Rapid City leaders work to keep up with changing senior demograp - KOTA Territory News

Rapid City leaders work to keep up with changing senior demographics


As the demographics of the senior citizen population start to change throughout Rapid City and the country, the needs of that population also change.

But what do baby boomers need and want as they enter the golden years?

That's the $30,000 question.

That's how much the city gave the John T. Vucurevich foundation to conduct a senior survey.
"It was kind of a three- or four-pronged approach," said foundation executive director Sandy Diegel.
Along with talking to current senior citizens, Diegel said the group sought out future seniors -- people in the their fifties.
"What exists in the community, what doesn't exist in the community, and what do people want in those different age ranges," Diegel said, describing the questions the survey aims to answer. "So what will the future of senior services look like?"
That's a tough question to answer.
"Maybe the music needs to change for the baby boomer generation," Greg Johnson, director of the Minneluzahan Senior Center, said.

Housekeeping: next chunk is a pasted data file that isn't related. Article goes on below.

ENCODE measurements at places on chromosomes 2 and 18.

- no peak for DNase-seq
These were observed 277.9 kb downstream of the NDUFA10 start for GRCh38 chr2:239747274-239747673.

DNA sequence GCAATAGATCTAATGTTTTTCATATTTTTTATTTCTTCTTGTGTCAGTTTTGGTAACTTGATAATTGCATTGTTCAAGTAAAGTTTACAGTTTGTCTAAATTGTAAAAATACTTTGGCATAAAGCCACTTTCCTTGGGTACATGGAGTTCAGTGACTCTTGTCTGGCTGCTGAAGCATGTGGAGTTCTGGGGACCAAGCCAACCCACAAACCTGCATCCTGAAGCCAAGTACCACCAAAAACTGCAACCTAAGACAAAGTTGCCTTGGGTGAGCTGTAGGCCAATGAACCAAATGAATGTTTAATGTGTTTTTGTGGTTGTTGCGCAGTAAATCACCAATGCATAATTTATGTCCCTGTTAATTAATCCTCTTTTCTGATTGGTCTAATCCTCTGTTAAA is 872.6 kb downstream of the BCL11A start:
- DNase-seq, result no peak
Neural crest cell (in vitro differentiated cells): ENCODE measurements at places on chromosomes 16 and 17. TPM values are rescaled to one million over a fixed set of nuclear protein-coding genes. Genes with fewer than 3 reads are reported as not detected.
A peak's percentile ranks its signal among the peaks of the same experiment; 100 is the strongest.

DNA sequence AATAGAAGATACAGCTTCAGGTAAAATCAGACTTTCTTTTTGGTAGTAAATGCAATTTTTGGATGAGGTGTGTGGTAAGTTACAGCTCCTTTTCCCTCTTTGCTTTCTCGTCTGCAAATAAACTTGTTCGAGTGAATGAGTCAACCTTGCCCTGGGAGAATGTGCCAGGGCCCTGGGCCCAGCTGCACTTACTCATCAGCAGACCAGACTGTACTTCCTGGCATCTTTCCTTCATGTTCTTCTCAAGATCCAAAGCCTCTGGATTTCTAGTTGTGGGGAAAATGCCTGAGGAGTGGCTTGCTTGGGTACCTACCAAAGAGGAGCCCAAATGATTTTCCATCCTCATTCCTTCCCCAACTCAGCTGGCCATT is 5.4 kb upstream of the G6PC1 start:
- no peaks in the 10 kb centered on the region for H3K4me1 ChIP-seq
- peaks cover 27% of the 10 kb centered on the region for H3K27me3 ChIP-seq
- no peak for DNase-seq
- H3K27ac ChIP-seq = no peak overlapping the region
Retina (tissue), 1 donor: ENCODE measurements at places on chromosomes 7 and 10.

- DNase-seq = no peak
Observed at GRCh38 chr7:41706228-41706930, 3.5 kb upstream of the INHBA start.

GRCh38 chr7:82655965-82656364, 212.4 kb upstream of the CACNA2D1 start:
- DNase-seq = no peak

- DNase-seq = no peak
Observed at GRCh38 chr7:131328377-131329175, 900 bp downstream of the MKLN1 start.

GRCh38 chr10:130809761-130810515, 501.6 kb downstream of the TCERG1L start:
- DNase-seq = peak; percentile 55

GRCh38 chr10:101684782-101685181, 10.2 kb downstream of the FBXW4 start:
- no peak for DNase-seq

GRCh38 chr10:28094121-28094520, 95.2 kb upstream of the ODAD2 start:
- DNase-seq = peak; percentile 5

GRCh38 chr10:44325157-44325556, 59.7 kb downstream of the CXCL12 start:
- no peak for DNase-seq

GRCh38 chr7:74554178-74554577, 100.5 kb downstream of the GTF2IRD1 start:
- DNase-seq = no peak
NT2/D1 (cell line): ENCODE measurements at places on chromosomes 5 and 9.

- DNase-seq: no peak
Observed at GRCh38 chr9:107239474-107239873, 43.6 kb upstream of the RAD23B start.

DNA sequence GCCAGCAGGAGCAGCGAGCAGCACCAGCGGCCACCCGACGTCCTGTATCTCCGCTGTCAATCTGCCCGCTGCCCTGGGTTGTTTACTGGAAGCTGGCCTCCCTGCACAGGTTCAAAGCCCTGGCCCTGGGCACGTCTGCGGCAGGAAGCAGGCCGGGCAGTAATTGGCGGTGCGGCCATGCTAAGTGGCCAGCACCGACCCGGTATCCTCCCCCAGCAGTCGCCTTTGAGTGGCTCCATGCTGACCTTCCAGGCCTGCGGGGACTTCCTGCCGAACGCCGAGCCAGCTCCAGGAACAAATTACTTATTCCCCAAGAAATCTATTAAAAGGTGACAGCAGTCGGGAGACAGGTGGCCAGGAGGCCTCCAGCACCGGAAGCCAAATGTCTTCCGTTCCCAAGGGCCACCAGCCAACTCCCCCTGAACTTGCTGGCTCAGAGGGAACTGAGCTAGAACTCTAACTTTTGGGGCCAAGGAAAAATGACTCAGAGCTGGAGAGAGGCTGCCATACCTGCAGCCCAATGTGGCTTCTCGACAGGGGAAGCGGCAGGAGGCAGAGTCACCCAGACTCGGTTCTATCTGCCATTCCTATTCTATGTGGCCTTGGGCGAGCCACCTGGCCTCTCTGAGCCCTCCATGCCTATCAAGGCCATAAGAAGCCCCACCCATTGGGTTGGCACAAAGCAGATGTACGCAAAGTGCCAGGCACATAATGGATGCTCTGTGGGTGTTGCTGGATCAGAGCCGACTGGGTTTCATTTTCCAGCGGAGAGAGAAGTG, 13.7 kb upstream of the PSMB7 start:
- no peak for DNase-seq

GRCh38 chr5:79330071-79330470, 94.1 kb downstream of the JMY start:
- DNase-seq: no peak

But the city has considered much bigger changes, like building a senior services center and cutting funding to current senior centers.

It's not a very popular proposal in Johnson's eyes.
"If you think about what a few thousand dollars difference would mean here," he said, "that's a lot of rummage sales, that's a lot of bake sales."
That means senior centers have to keep up with the "silver tsunami," a term used to describe the boomer generation's entry into senior citizen-hood.
"The senior center, of course, is currently being run by the current generation of seniors," Johnson said.
So the center is caught between providing the right services now and preparing for new services down the road.
"You're going to have to have activities that are more tailored to younger seniors," he added.
Those are the activities -- and resources -- the city hopes to pinpoint with the survey.
"The ultimate goal is just to determine what the needs are for seniors," Diegel said, "what do seniors want"

Also at issue is figuring out how to get more seniors active: Johnson said that of the center's 600 members, only about 100 are highly involved.

The results of the survey are expected by the end of the year.

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